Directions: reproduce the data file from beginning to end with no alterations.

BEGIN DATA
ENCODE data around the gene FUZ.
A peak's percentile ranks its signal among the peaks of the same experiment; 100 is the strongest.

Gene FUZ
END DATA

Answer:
ENCODE data around the gene FUZ.
A peak's percentile ranks its signal among the peaks of the same experiment; 100 is the strongest.

Gene FUZ